There’s no such thing as perfect running form, but every triathlete can and should work regularly on improving his or her running technique.
There’s no such thing as perfect running form, but every triathlete can and should work regularly on improving his or her running technique. Why? Because it will make you faster, boost your running economy (the ability to run at a relatively low energy cost) and reduce your injury risk.
Written by: Brian Metzler
Photos by: Nils Nilsen
One of the most effective ways to improve your running technique is through form drills that accentuate specific aspects of good form and train your body to repeat those specific movements while you are running, according to Boulder-based triathlon coach and running form guru Bobby McGee.
“By being able to critically evaluate your own mechanics and then being able to habituate effective alterations through form drills,” McGee says, “you will solve a large piece of the puzzle that is great running in triathlon.”
Most drills take one or more aspects of good form—a compact arm swing, soft level footstrikes under your center of mass, quick leg turnover, an upright posture with a slight forward lean at the ankles—and accentuate them through repetitive motion that trains the body to be comfortable with that movement when inserted into your typical running mechanics.
Taking an extra five to 15 minutes several times a week to do the five form drills detailed here can help you become more fluid, more efficient and faster for both short and long distances. That’s a pretty good return on your investment, one you’ll appreciate most in the last half of a race when you’re suffering from all-encompassing fatigue.
Why: This drill teaches correct footstrike mechanics and increases stride rate.
How: Using a quick and very short stride, strike the ground at the forefoot and fold the foot down to the surface from toe to heel, with the heel reclining to the ground momentarily before popping up to start a new stride. Take small steps with minimal knee lift and minimal time spent on the ground, as if the surface below you is very hot.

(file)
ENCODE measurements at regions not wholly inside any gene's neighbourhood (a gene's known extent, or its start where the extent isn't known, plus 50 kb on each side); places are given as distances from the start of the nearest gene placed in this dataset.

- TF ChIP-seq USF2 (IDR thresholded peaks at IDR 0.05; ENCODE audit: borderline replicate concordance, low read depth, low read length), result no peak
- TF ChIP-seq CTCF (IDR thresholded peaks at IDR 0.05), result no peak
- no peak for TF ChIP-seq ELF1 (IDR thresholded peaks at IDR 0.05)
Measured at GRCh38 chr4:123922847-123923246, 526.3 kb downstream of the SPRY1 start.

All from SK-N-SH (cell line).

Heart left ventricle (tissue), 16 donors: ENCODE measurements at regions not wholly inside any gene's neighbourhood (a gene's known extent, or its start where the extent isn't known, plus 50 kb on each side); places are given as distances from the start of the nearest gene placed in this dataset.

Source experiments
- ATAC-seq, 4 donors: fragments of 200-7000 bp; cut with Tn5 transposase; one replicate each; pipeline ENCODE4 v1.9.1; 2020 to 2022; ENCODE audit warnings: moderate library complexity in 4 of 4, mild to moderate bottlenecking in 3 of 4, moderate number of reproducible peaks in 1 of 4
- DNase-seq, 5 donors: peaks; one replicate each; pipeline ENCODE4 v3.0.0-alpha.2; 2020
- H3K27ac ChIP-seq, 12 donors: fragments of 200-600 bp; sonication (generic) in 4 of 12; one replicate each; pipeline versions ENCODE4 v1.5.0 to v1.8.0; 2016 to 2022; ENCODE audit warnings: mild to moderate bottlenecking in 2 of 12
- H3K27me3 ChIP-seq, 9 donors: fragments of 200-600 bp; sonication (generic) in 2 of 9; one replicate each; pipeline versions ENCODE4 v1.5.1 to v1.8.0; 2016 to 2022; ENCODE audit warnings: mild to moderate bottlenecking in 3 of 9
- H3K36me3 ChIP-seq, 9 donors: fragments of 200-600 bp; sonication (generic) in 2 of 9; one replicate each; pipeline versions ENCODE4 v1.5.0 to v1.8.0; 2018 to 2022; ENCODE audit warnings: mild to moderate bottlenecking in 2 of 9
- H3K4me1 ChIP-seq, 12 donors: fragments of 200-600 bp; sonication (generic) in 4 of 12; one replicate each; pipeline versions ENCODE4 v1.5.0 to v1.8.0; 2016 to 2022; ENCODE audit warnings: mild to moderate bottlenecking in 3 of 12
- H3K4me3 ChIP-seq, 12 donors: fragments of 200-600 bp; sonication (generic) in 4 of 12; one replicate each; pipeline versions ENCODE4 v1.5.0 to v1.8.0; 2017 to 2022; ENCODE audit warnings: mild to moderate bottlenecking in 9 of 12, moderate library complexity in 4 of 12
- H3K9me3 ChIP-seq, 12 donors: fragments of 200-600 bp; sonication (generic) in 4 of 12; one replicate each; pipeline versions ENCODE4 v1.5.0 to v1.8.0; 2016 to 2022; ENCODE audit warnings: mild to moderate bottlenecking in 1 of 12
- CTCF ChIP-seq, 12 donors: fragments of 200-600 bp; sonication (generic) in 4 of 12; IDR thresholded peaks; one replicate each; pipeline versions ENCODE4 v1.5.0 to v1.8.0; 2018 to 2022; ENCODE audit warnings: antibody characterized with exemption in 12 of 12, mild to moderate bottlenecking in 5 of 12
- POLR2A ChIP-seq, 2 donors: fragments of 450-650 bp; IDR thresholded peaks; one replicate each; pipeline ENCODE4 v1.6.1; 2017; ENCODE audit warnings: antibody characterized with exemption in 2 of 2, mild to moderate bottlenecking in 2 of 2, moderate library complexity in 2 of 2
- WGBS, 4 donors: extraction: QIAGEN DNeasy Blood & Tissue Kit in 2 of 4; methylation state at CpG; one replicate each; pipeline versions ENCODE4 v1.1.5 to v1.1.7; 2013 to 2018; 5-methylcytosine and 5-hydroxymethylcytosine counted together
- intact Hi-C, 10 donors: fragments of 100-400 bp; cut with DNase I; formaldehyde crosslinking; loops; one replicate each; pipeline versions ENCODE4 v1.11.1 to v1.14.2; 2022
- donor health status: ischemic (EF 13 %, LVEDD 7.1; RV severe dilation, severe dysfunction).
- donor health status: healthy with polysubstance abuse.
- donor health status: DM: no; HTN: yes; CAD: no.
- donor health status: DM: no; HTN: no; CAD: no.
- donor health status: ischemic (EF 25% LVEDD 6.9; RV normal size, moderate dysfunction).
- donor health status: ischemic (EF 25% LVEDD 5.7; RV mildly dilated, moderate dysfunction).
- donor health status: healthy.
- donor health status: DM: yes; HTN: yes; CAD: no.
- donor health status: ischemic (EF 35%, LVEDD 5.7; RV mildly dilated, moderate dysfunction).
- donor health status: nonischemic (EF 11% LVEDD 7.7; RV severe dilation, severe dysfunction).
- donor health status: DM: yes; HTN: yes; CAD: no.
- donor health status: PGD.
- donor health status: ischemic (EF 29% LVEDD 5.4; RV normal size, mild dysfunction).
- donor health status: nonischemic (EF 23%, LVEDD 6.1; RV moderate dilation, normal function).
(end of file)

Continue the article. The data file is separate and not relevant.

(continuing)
Why: Ankle springs improve footstrike mechanics and create a bouncier stride.
How: Using a short stride, jog forward with a lightly bouncy movement that emphasizes landing near the ball of the foot with a level footstrike. Make sure you’re leaning forward slightly from the ankles and that your feet are striking the ground underneath your center of mass. Your short steps should create a light springing effect, not a forceful pushing sensation, and that momentum will carry you forward.
How: With a level head, level shoulders and a straight and slightly forward-leaning posture, jog forward while alternately pushing your arms backward as they are held at 90 degrees (or less). Concentrate on pulling your upper arm backward by contracting the muscles around the shoulder blades. Keep your arms swinging in a plane parallel to your torso and do not rotate your body to assist the movement.
How: With a slight forward lean from the ankles, alternate pushing off the ground with one leg and thrusting the knee of the other leg upward and forward until your lifted thigh is parallel to the ground. Be sure to focus on soft, flat footstrikes near the ball of your foot while using your core to lower your leg down slowly instead of letting it crash to the ground.
How: Run in place with your thighs more or less locked in a neutral position and try to kick yourself in the glute with your heel on each stride. If you’re not making contact, you need to improve your dynamic range of motion.
Brian Metzler is a running coach, age-group triathlete and senior editor at Running Times.